It's hard to keep your perspective when the whole world about you is sneezing and sniffling. But as parents of sick children, you've got to. They depend on you.
Here's some reinforcements of the factual kind, just in time for the onslaught of flu and colds.The advice doesn't come with guarantees: As the old saying goes, colds that are treated go away within seven days, while those left alone take about a week.
It may, however, make the waiting a bit more pleasant.
The following tips are supplied by Ann Mullen, Lung Line nurse at National Jewish Center in Denver; Dr. John Quarles, Texas A&M University virologist; Dr. Louis Parrish, New York general practitioner, and Children magazine.
- Wash your hands twice a day or more to discard any viruses that come your way. Remind your children to do the same.
- Get a flu shot in the early fall. Keep your immune system healthy by eating right, dressing appropriately, getting enough sleep and avoiding stress.
- Know the difference between a cold and the flu. Colds arrive with sneezing, runny noses, sore throats, coughing and mild fever. Flus come on quickly, with high fever, headaches, chills, sweats, cough and muscle pain.
- Most strains of each cannot be treated with medication, but can turn into more serious bacterial infections. Those do respond to medicine.
- Although chills don't cause colds (viruses do), some people say they depress the immune system and allow cold viruses to take hold. That doesn't mean you have to keep children indoors. Fresh air is good for them, but they should be dressed appropriately.
- Encourage children to sneeze into tissues rather than into their hands. That's where germs collect and are passed on to new hosts.
- Teach children not to rub their eyes and noses during flu season, since viruses on their hands can enter any of the passages leading to the respiratory tract.
- Don't smoke or let your children be exposed to cigarette smoke. It damages the protective lining of the nose, throat and lungs.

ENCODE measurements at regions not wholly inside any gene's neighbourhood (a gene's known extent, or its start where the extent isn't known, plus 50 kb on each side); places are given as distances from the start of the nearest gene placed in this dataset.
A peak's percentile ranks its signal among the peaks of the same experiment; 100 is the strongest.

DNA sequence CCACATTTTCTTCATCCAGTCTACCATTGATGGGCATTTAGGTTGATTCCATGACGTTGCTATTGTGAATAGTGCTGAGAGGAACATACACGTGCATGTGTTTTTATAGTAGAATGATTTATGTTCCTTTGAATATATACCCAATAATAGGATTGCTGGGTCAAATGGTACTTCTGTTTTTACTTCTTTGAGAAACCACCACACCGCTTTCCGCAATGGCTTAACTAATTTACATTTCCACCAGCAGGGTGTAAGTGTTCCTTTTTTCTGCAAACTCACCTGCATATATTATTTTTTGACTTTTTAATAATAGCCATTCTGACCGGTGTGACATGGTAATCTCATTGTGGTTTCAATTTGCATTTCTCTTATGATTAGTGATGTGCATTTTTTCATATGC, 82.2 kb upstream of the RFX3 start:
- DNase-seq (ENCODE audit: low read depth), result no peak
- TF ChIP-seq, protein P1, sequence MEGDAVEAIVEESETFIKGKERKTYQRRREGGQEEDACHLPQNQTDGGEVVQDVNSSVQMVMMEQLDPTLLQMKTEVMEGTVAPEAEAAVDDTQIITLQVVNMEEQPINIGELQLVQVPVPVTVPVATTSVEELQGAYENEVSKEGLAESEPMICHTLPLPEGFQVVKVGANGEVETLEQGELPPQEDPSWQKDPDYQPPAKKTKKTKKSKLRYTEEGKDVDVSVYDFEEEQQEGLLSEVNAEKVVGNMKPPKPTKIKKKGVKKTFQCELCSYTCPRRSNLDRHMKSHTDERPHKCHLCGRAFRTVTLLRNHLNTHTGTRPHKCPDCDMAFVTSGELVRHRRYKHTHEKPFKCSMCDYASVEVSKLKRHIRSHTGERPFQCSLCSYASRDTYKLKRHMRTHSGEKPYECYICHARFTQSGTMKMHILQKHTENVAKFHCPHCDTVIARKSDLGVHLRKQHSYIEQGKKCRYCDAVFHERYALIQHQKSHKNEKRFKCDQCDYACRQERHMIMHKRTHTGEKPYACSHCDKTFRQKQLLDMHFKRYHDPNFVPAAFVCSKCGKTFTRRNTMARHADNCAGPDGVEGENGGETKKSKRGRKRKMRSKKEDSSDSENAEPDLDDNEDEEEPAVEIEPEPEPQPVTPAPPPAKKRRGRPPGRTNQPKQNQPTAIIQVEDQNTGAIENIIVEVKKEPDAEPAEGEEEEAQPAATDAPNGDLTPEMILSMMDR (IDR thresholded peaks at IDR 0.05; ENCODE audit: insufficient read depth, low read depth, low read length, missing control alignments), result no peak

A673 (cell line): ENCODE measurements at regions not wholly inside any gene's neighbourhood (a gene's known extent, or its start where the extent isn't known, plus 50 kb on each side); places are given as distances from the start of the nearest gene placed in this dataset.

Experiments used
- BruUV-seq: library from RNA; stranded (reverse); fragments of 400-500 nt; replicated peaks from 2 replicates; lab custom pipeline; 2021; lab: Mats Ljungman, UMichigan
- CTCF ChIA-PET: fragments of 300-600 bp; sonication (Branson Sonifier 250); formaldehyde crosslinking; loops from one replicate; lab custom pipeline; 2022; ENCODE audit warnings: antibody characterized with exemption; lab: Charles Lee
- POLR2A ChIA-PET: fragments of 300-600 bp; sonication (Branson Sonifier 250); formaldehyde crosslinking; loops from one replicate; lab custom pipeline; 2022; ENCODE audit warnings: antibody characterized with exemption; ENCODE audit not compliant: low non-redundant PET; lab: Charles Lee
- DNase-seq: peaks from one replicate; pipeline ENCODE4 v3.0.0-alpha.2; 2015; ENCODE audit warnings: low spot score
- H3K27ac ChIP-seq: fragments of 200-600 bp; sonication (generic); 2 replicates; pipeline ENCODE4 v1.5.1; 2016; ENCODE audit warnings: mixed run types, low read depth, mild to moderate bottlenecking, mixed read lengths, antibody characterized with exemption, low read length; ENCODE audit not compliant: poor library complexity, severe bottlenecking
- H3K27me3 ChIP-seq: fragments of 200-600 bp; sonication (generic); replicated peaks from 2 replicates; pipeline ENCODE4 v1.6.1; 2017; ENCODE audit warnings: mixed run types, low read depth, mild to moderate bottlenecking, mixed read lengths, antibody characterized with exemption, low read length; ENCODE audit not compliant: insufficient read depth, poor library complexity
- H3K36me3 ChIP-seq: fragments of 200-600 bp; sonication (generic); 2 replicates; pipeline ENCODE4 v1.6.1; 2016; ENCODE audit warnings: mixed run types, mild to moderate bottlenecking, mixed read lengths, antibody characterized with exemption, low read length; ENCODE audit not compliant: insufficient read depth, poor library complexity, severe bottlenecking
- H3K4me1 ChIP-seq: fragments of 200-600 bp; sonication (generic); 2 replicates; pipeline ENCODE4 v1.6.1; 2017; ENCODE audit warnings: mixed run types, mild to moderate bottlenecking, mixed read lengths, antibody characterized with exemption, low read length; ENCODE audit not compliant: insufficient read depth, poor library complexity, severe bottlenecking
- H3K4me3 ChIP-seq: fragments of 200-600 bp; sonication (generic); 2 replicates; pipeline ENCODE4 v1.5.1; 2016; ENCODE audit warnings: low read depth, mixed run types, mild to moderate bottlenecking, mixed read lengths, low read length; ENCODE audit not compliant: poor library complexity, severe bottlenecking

- Instruct children in proper nose blowing. That means blowing gently through both nostrils rather than one at a time. Sharp blasts may actually force infectious material deeper into the ears or sinuses, causing infections there.
- Help them break the sniffling habit. Pin a packet of tissues to their clothes if you have to.
- Fill them with liquids, since a sick body can become a dehydrated one. If they resist, encourage them to drink a little every five minutes. Any and all liquids are fine, especially Popsicles (good for sore throats), crushed ice, liquid Jell-O, warm broth, weak tea, flat soda pop, chicken soup, and fresh fruit and vegetable juices.
- Keep the air moist in the house by turning down the thermostat to the high 60s.
- If you choose to run a humidifier (hot mist) or vaporizer (cool mist), be sure it is thoroughly cleaned once a week. If your child has a chronic respiratory condition, clean it once a day. Washing the bowl with detergent; rinse, adding two cups of white vinegar and enough water to keep it running for 30 minutes. Then rinse well again and run three more minutes with tap water. Whenever the water level is low, dump out the old water before adding the fresh. Distilled water is better, but tap water will do.
- Take advantage of your bathroom shower to create a steamy environment. Sometimes that's enough to stop a persistent coughing spell.
- Leave productive coughs alone, as they bring up mucus. For a dry, hacking cough, use a cough syrup with dextromethorphan.
- Ignore antihistamines. They're for allergies, not colds.
- Camphor, in ointment or other form, has no place in the home. A child who gets some in his mouth can convulse.
- Remember that fever is our friend. It shows the body is fighting the virus. Be concerned only if it rises too high or persists.
- Don't give aspirin to anyone under the age of 18 because of its association with Reye's Syndrome. Use acetaminophen, found in Tylenol or a similar medication.